READINGS for 2009-08-13

Didache | Companion | Sabbath



Then the Lord said to Joshua, “Today I will begin to exalt you in the sight of all Israel, that they may know I am with you…” – Joshua 3:7
It’s amazing how God, in our weakest and darkest hours, ever lovingly sends His power over us, to lead and guide us where He intends us to be.
When my relatives in Sydney registered me to participate in the Hillsong Conference ‘07, I was the least excited. Not knowing what to expect and what it will yield and lead me to, I resorted to begging off a ridiculous number of times. Not to mention that I was extremely “busy” minding some intense emotional and personal issues at that time.
However, in one prayer of submission to our Lord two nights before my departure date, God impressed upon my heart “His grip” that assured me that He wanted me there and that He had everything under control.
As if a strong arm held me through a raging river so I could safely cross, I felt suddenly secure. And so I went. Now my friends, you are reading one of the very reasons why God wanted me there: to bear witness to it here, in my very first reflection for Didache. Eugene Cailao
The Lord can only gain control over us as much as we allow Him to. Let us be humble in our prayers and accept that we are incapable without Him.
I humble myself under Your Mighty Hand, Lord, that in due time You may exalt me. I cast all my cares unto You, Father God. Bless me.


It must have been an amazing sight — the River Jordan, stopped in its tracks by the power of God allowing the Israelites to pass into the Promised Land with dry feet. I think we tend to overlook some of the happenings in the past as so remarkable they have little relevance for us today. This is a mistake! If God did it then, and He did, He can work the same miracles, even greater ones, in our day as well! The problem is, we seldom believe this is true and thus do not ask or expect Him to work in such ways.
Joshua 3:7-10a. 11. 13-17
7 The LORD said to Joshua, “Today I will begin to exalt you in the sight of all Israel, that they may know I am with you, as I was with Moses. 8 Now command the priests carrying the ark of the covenant to come to a halt in the Jordan when they reach the edge of the waters.” 9 So Joshua said to the Israelites, “Come here and listen to the words of the LORD, your God.” 10 “This is how you will know that there is a living God in your midst, who at your approach will dispossess the Canaanites. 11 The ark of the covenant of the LORD of the whole earth will precede you into the Jordan. 13 When the soles of the feet of the priests carrying the ark of the LORD, the Lord of the whole earth, touch the water of the Jordan, it will cease to flow; for the water flowing down from upstream will halt in a solid bank.” 14 The people struck their tents to cross the Jordan, with the priests carrying the ark of the covenant ahead of them. 15 No sooner had these priestly bearers of the ark waded into the waters at the edge of the Jordan, which overflows all its banks during the entire season of the harvest, 16 than the waters flowing from upstream halted, backing up in a solid mass for a very great distance indeed, from Adam, a city in the direction of Zarethan; while those flowing downstream toward the Salt Sea of the Arabah disappeared entirely. Thus the people crossed over opposite Jericho. 17 While all Israel crossed over on dry ground, the priests carrying the ark of the covenant of the LORD remained motionless on dry ground in the bed of the Jordan until the whole nation had completed the passage.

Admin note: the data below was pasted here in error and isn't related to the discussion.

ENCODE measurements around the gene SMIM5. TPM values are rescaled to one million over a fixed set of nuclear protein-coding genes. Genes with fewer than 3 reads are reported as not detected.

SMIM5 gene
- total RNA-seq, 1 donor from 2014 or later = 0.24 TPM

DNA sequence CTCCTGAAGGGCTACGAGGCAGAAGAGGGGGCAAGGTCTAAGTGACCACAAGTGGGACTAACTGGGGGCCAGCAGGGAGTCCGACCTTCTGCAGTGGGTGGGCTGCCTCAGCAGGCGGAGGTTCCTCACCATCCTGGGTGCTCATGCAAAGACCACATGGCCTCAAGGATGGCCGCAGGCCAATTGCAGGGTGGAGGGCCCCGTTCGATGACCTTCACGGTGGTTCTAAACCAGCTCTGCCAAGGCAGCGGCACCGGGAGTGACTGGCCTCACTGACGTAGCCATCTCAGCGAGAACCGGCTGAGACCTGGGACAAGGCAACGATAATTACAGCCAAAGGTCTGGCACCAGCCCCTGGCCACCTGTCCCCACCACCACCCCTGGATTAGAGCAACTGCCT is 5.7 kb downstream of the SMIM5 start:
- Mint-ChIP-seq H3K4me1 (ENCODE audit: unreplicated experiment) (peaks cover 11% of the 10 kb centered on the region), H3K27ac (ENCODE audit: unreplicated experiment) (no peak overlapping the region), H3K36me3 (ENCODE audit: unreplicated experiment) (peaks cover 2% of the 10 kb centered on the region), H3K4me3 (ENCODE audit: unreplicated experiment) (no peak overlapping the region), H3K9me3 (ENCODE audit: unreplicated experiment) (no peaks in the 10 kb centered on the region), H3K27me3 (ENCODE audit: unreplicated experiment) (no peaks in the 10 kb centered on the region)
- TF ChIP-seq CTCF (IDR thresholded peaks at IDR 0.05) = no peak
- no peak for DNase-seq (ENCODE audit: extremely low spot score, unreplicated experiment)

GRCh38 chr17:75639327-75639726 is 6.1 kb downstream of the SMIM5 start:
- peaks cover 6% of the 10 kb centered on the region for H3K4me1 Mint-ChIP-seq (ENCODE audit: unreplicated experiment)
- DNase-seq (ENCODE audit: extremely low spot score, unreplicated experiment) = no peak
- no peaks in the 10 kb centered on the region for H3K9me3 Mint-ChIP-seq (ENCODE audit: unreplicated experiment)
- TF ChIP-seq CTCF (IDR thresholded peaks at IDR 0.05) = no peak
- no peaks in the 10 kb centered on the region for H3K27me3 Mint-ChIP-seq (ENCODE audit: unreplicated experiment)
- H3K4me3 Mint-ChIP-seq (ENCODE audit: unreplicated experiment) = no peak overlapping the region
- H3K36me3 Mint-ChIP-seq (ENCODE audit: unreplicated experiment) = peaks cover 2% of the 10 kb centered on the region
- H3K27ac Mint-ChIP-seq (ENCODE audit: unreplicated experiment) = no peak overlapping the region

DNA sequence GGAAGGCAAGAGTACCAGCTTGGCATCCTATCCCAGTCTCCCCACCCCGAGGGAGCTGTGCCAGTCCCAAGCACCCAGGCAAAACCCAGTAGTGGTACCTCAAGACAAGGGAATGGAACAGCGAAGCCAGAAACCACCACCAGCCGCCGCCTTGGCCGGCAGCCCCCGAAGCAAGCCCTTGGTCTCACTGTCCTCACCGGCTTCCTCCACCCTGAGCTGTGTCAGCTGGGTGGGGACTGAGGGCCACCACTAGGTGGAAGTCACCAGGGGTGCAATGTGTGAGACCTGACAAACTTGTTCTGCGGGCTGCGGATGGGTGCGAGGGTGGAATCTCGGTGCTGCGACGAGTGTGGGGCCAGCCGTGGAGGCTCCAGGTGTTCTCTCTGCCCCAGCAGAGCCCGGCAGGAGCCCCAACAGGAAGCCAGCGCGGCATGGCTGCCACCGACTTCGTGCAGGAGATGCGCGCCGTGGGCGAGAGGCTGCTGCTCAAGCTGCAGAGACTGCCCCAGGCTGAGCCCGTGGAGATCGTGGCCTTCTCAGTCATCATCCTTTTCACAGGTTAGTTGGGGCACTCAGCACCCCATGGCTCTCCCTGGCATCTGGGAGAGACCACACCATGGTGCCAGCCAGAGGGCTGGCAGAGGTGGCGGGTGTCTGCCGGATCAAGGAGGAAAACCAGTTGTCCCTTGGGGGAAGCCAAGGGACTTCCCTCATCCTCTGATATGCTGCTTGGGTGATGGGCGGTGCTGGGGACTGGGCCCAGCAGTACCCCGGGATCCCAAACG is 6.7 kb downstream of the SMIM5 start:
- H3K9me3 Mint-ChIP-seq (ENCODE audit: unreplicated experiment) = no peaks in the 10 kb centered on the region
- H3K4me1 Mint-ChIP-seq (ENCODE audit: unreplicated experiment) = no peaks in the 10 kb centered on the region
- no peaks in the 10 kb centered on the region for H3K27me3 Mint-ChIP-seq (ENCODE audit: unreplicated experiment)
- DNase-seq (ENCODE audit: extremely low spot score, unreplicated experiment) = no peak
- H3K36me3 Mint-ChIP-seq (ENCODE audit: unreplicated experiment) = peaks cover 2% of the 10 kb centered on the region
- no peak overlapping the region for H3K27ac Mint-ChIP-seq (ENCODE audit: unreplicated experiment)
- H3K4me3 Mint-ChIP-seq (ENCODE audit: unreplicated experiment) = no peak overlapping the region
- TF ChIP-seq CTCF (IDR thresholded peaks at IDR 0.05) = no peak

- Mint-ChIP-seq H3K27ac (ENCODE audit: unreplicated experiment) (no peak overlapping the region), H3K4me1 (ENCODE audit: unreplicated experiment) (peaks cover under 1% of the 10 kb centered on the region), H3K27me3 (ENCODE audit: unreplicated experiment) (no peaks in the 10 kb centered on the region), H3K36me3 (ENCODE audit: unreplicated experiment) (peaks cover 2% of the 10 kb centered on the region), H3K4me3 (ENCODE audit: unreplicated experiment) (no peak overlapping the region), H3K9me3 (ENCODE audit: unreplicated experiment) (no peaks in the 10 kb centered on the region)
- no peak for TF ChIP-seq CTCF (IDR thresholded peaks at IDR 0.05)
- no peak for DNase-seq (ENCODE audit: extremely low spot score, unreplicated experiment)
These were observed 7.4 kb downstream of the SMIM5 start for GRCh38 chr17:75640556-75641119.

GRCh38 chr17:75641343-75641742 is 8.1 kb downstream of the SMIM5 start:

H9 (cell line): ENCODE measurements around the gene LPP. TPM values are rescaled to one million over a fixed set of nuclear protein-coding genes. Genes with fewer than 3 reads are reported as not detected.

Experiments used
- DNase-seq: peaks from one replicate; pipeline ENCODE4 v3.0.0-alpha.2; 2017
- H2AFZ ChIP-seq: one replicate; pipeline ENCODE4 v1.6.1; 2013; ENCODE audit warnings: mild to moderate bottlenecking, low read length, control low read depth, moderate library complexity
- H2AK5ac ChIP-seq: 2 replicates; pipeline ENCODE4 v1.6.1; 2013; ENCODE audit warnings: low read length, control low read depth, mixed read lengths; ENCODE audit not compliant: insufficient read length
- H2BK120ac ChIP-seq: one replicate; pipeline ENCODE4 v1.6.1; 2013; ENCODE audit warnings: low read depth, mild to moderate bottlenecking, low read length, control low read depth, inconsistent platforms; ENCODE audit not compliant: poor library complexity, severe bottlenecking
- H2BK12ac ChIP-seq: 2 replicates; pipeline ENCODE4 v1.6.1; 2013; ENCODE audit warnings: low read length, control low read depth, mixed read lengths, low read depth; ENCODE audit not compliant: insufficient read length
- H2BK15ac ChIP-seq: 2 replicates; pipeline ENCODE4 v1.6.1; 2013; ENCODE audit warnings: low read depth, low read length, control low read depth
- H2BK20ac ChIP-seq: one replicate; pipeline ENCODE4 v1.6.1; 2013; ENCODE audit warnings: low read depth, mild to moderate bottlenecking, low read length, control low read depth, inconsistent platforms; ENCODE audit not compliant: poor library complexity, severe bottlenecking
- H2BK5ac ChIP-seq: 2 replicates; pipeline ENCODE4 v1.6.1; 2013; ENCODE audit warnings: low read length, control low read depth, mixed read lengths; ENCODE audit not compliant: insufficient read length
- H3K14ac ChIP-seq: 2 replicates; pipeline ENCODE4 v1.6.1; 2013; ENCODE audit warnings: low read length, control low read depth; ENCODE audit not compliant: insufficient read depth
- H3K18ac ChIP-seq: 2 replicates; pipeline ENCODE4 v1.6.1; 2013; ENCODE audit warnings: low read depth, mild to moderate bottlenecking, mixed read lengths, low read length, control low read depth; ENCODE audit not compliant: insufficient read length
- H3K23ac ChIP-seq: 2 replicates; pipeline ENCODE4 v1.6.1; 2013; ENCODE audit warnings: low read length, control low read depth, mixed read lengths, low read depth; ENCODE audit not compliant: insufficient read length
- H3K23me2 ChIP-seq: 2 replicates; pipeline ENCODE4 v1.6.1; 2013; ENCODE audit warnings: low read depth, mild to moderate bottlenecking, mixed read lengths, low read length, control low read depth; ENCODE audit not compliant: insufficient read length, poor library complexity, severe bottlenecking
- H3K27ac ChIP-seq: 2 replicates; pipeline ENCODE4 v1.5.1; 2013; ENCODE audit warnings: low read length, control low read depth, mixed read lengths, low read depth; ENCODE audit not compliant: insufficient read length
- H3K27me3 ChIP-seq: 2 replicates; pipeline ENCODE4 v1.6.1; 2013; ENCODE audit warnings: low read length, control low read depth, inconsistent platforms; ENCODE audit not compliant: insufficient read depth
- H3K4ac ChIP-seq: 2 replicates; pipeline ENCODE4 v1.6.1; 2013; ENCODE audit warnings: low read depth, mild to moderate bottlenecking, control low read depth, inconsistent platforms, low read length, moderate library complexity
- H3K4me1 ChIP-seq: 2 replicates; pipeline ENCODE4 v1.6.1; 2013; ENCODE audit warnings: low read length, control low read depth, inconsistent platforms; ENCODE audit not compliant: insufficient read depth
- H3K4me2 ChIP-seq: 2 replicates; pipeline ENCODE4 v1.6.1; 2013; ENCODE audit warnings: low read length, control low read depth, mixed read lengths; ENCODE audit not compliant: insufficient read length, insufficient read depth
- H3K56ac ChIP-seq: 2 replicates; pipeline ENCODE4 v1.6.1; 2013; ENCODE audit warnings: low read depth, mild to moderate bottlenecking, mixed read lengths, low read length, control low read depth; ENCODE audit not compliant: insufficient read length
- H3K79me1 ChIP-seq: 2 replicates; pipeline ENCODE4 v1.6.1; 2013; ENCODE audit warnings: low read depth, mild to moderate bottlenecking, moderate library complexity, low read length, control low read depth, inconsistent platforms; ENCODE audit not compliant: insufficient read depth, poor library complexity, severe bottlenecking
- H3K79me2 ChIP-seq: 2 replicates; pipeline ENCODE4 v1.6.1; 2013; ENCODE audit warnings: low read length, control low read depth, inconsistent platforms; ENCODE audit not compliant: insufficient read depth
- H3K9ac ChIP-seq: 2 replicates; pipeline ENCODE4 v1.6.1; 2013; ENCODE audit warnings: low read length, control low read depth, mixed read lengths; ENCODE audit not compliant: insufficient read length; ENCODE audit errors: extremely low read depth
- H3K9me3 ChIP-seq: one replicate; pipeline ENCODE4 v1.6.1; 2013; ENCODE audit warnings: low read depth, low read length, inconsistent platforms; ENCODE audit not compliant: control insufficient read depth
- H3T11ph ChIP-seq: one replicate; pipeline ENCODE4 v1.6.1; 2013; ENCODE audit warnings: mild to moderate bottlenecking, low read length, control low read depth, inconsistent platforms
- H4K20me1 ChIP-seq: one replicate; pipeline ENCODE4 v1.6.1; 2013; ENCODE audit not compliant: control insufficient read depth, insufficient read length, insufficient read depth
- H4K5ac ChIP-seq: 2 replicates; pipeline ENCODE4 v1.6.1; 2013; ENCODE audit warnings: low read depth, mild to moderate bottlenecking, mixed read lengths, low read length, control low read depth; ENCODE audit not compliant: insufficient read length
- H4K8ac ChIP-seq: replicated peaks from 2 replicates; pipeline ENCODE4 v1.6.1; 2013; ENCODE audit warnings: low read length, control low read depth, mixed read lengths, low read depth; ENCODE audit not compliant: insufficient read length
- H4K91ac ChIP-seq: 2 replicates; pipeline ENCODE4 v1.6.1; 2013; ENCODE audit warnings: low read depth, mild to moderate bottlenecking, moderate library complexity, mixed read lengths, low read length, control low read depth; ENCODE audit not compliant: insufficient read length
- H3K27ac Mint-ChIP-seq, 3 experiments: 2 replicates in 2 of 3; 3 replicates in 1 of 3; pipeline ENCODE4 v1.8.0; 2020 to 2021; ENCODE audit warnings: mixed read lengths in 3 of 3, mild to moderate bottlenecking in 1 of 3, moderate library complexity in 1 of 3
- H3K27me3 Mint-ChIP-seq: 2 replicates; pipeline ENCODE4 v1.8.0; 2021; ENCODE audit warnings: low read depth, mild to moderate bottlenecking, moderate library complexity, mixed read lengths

Psalm 114:1-2. 3-4. 5-6
R: Alleluia!
1 When Israel came forth from Egypt, the house of Jacob from a people of alien tongue, 2 Judah became his sanctuary, Israel his domain. (R) 3 The sea beheld and fled; Jordan turned back. 4 The mountains skipped like rams, the hills like the lambs of the flock. (R) 5 Why is it, O sea, that you flee? O Jordan, that you turn back? 6 You mountains, that you skip like rams? You hills, like the lambs of the flock? (R)
Another essential aspect of truly living the Gospel is learning to forgive the sins of others. This should not be too difficult for us as we have already received the forgiveness of God for our sins. It is this truth that has to become the basis for our forgiveness of others. If we fail to forgive others their sins against us, how can we expect God to forgive our sins against Him? God is a God of justice; we are therefore expected to live just and holy lives.